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Announcing the Finalists for the 2015 AAAS/Subaru SB&F Prize in the Young Adult Category
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The AAAS/Subaru SB&F Prize for Excellence in Science Books celebrates outstanding science writing and illustration for children and young adults. The prizes, meant to encourage the writing and publishing of high-quality science books for all age groups, are awarded in four categories: Children’s Science Picture Books, Middle Grades Nonfiction Science Books, Young Adult Science Book and Hands-on Science/Activity Book. We are pleased to announce the Finalists for the 2015 Prize in the Young Adult category.


The books are appraised according to the following criteria:.

  • The book has the ability to engage young adult readers in science.
  • The book encourages the discussion and understanding of scientific ideas.
  • The book contains no serious errors or deficiencies in explanations of science content or processes.
  • The book has a clear purpose and is well organized.
  • In accordance with Project 2061’s Habits of Mind benchmark, the book should enable high school readers to view science and technology thoughtfully, being neither categorically antagonistic nor uncritically positive.

One book will be chosen as the winner in this category, and the author will be honored at the 2015 AAAS Annual Meeting in San Jose, CA. This year’s finalists are:

The Sixth Extinction: An Unnatural History, by Elizabeth Kolbert. NY: Henry Holt, 2014.

Award winning journalist and author Kolbert blends field reporting with natural and intellectual history to reveal the mass extinction that is already taking place on our planet. She introduces us to a dozen species, some already gone, others facing extinction, including the Panamian golden frog, staghorn coral, the great auk, and the Sumatran rhino. Through these stories, Kolbert provides a moving account of the disappearances occurring all around us and traces the evolution of extinction as concept. For teen audiences, the book should encourage the discussion and understanding of scientific ideas through a writing style that is down-to-earth and full of explanations of even the more potentially confusing aspects of the science, such as the possible chemical reactions that lead to extinction. 

Extreme Medicine: How Exploration Transformed Medicine in the Twentieth Century, by Kevin Fong. NY: The Penguin Press, 2014.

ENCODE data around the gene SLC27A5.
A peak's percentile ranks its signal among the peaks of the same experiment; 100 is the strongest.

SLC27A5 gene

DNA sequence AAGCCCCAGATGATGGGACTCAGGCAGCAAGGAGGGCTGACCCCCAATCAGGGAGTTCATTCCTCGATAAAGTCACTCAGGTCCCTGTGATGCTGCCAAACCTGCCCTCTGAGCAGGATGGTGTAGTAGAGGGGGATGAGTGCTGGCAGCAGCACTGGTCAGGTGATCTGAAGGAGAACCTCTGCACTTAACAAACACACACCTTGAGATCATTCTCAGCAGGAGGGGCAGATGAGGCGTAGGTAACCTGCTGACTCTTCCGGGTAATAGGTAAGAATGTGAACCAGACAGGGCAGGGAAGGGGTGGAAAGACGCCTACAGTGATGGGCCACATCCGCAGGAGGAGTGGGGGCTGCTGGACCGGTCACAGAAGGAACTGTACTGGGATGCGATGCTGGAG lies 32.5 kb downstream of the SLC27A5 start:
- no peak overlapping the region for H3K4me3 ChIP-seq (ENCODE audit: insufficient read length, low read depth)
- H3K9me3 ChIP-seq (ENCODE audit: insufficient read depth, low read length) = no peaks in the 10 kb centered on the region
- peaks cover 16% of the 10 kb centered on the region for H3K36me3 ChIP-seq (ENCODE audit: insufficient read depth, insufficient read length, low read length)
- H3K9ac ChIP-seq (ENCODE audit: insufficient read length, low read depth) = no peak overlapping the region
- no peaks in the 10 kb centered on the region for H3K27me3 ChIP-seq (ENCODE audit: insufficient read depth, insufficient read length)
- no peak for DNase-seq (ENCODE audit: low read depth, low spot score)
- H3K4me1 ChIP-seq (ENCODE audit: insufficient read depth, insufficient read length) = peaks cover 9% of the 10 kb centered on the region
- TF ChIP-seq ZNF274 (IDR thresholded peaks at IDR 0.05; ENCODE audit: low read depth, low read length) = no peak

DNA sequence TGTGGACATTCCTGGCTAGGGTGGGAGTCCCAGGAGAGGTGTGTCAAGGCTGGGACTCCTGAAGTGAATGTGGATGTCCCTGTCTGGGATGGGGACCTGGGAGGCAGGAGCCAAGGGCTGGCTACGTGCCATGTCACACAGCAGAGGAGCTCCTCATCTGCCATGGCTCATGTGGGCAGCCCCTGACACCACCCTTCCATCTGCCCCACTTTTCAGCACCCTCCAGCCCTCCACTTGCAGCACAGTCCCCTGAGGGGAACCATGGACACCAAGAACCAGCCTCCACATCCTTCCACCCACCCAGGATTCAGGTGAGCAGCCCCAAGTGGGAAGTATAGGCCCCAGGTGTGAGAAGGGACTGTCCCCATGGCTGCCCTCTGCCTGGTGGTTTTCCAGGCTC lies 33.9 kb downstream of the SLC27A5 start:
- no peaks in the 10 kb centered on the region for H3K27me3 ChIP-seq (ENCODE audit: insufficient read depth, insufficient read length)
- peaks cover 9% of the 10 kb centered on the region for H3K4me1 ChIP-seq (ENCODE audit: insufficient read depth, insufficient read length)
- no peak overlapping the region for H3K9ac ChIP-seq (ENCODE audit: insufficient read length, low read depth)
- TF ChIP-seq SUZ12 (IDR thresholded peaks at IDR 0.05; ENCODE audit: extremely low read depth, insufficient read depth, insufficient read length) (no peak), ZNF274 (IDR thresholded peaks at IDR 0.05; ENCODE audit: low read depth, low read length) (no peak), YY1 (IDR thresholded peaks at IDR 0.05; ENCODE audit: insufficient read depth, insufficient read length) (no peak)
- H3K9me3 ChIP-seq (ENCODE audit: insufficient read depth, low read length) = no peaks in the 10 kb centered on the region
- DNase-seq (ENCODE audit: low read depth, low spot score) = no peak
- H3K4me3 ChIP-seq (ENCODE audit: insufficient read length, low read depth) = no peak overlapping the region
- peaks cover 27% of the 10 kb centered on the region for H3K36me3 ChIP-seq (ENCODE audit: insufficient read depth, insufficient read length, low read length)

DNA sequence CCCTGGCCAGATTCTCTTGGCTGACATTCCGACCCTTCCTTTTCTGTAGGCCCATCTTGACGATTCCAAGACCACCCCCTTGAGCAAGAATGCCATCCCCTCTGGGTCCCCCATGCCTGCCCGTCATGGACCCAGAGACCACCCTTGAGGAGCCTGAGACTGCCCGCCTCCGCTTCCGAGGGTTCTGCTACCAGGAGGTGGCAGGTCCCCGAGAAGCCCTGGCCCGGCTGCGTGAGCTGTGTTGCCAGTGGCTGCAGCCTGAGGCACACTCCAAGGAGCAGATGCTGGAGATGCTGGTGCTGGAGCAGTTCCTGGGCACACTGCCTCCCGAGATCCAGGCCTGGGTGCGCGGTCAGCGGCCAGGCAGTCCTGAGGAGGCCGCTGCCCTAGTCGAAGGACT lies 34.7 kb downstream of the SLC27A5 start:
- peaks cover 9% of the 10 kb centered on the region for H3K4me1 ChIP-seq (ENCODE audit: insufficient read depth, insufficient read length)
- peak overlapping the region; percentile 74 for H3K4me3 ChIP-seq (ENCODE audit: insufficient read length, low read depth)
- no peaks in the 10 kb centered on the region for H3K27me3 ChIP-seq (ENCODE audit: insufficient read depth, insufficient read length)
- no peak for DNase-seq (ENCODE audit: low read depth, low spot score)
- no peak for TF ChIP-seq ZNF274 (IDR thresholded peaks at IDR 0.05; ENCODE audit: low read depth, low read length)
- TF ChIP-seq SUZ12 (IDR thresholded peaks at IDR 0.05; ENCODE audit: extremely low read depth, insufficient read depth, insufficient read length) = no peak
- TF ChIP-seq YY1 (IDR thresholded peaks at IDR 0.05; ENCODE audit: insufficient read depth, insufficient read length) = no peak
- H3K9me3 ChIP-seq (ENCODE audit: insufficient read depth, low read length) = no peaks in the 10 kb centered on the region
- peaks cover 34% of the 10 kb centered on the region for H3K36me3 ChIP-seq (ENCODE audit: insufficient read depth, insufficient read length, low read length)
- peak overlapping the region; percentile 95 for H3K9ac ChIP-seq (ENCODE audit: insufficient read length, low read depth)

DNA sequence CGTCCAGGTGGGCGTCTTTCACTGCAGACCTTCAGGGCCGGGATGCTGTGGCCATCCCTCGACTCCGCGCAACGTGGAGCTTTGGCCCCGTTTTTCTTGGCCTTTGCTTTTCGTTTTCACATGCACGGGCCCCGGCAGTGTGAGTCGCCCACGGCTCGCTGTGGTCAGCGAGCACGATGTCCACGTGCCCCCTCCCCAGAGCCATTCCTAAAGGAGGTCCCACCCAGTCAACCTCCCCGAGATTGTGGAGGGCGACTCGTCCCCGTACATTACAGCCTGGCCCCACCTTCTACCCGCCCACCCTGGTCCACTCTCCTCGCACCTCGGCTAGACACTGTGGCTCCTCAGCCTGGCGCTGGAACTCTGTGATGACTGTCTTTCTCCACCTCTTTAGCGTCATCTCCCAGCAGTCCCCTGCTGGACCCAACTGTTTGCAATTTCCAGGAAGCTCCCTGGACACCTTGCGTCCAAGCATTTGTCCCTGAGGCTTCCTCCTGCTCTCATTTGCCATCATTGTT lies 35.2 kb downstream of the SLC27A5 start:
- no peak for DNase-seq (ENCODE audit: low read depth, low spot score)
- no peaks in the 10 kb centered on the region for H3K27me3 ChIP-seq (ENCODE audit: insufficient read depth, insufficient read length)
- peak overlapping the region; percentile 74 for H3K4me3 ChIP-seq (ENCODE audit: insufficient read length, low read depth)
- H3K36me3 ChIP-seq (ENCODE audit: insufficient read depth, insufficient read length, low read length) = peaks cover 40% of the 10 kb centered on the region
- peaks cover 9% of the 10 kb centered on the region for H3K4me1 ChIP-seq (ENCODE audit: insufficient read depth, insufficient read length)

Fong’s strong narrative voice and his belief that medical discovery is akin to extreme geographical exploration bring the reader fully into a discussion of science, medical practice, and innovation.  He offers compelling stories of doctors and patients that include just enough detail to contextualize and educate without overwhelming. His passion for his work as a doctor and his clear compassion for the ill (or harmed) shows in every case he describes. His curiosity taps the reader’s curiosity. And, more than anything else, the unanswered questions invite young readers into the challenge of charting the future path of medicine.

Shocked: Adventures in Bringing Back the Recently Dead, by David Casarett. NY: Current/Penguin Random House, 2014.

Casarett recounts his exploration of the science of resuscitation and shows how far the science has come.  His coverage of the history of resuscitation goes back to the 18th century, when early attempts at resuscitation involved public displays of barrel rolling, a form of horseback riding, and blowing tobacco smoke into the patient’s various orifices. The colorful history of resuscitation is a topic that is sure to be a fascinating one for young adult readers.  Casarett has included many first hand reports and stories that will appeal to young adult readers.  His writing style is lively and surprisingly humorous for a book on this topic.

The Tale of the Dueling Neurosurgeons: The History of the Human Brain as Revealed by True Stories of Trauma, Madness, and Recovery, by Sam Kean. NY: Hachette/Little, Brown and Company, 2014.

Beginning in the 16th century with Henri II in France, and concluding with the 19th century life of Phineas Gage, Kean traces the history of neurosurgery through a series of biographical sketches covering individuals who have advanced our knowledge of the brain and how it works. Kean ties each to a development in neuroscience that leads to modern theories about the workings of the brain. Kean’s conversational and often humorous tone is engaging and a rebus providing an overview of each chapter asks readers to interact with the text.  Cases build one upon the other and Kean deftly draws connections between subjects and scientists across time. 

The AAAS/Subaru SB&F Prize for Excellence in Science Books is sponsored by Subaru. The prizes began in 2005 when four lifetime achievement awards were given to authors of children’s science books. It honored authors whose books promoted science literacy. Today, the AAAS/Subaru SB&F Prize for Excellence in Science Books continues to recognize stand-out science books.

Posted 14 Oct 2014 3:38 PM by Maria Sosa